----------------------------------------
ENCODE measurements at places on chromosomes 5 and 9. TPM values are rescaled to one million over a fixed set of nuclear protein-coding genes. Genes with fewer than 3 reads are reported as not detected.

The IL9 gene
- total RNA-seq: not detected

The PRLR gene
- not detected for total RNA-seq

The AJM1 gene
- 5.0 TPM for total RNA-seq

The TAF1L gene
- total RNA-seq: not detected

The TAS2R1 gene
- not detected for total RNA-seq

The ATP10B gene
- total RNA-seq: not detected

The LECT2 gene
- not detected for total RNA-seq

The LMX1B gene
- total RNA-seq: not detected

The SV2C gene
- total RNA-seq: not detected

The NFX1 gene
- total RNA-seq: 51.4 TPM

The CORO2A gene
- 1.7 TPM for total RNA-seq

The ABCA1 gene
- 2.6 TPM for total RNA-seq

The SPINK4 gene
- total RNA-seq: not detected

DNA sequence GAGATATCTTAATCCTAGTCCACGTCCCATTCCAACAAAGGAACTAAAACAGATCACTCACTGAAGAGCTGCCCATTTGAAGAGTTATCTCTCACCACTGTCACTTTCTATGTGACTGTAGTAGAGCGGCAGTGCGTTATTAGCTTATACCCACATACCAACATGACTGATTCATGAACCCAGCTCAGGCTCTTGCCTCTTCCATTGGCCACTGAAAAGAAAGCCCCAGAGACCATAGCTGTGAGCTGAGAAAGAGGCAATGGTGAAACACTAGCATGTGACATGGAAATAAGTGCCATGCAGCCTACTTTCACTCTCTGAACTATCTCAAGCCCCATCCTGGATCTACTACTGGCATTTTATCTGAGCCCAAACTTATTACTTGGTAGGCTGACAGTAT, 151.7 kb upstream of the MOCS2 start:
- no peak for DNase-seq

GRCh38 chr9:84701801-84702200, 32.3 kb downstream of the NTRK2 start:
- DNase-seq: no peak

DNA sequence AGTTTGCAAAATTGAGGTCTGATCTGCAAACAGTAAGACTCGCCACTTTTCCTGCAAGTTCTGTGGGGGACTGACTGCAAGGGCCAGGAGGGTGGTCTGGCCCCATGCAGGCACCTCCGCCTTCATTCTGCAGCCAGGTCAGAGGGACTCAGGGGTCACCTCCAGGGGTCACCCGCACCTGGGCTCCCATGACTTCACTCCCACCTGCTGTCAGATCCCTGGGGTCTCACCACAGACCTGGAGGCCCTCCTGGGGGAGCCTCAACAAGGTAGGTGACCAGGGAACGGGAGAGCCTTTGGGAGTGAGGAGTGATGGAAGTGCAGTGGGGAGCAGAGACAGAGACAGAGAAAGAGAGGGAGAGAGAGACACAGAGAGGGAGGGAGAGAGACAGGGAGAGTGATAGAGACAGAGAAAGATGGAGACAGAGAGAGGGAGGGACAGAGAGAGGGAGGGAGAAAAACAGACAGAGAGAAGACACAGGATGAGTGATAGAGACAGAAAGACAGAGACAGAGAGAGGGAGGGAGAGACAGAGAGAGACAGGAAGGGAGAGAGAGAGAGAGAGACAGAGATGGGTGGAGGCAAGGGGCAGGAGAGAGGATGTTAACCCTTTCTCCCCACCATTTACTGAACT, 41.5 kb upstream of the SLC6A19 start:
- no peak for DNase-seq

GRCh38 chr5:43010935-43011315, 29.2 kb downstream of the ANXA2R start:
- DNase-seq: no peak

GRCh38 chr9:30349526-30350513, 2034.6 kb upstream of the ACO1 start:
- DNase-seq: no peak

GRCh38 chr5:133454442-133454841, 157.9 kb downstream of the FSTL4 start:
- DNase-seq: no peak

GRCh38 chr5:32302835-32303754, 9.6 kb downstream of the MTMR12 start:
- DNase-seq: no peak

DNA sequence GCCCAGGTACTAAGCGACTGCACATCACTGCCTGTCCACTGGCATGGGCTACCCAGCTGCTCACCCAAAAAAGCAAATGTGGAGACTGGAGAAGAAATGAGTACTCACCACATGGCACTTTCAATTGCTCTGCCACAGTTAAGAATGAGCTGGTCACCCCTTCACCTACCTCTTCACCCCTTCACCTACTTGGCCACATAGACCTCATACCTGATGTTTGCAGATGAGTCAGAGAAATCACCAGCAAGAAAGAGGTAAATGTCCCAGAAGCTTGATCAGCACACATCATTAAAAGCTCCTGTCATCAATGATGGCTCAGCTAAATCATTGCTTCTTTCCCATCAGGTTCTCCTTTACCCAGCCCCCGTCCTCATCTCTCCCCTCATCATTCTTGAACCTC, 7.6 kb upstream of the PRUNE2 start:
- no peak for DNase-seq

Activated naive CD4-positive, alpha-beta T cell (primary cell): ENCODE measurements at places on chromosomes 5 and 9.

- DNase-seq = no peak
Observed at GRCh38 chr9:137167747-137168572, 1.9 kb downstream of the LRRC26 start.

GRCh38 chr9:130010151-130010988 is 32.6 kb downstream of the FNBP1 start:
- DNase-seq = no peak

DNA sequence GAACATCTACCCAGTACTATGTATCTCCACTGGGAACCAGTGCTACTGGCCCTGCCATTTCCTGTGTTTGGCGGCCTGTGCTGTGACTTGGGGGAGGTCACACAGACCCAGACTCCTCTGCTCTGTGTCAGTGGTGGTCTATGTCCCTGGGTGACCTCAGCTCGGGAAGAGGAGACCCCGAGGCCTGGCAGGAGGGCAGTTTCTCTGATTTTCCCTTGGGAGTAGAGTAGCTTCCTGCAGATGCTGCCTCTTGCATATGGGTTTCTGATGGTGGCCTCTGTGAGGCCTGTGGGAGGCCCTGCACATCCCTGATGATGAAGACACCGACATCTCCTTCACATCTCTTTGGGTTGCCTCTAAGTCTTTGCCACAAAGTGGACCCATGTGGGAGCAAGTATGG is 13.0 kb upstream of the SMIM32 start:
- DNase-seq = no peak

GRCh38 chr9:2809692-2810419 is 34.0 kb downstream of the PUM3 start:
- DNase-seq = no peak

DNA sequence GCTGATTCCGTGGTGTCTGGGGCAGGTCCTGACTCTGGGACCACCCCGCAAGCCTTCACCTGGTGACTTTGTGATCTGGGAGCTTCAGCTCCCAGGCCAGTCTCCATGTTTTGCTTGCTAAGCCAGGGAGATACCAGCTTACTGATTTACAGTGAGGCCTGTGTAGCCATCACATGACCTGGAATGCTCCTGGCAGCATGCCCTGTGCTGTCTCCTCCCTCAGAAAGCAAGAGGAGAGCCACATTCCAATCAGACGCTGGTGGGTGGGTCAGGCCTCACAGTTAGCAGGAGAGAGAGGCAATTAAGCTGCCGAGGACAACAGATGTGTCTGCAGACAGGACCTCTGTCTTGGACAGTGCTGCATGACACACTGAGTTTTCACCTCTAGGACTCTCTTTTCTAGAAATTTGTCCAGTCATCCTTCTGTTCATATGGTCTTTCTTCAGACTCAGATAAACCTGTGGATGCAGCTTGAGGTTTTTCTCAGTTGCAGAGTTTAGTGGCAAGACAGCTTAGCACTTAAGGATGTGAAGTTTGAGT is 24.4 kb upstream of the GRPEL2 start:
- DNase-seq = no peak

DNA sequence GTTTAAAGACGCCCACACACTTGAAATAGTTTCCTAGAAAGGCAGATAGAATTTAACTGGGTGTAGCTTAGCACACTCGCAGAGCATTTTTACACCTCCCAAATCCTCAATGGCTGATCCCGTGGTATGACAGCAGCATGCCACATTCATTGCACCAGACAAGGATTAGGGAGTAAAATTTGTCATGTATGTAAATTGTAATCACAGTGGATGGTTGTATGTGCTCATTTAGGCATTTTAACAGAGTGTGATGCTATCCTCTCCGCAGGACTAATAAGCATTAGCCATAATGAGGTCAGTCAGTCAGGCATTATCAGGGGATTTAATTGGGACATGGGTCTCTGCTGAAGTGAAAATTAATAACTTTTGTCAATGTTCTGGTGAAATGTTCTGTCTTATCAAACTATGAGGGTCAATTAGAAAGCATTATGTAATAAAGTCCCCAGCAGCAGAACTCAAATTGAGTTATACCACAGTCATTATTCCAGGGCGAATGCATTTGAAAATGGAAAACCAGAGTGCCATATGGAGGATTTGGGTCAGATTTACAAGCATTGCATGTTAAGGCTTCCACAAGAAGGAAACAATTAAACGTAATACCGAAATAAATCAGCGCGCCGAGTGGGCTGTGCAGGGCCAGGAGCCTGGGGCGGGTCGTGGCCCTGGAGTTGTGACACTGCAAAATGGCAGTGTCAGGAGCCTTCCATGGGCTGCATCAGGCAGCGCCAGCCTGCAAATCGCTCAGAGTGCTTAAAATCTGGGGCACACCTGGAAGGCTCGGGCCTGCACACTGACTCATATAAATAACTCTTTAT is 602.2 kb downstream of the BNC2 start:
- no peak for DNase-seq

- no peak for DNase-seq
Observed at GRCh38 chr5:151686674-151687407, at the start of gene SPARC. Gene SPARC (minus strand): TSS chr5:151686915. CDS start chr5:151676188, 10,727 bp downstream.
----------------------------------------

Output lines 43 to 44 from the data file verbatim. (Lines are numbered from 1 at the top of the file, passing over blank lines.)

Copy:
- no peak for DNase-seq

Activated naive CD4-positive, alpha-beta T cell (primary cell): ENCODE measurements at places on chromosomes 5 and 9.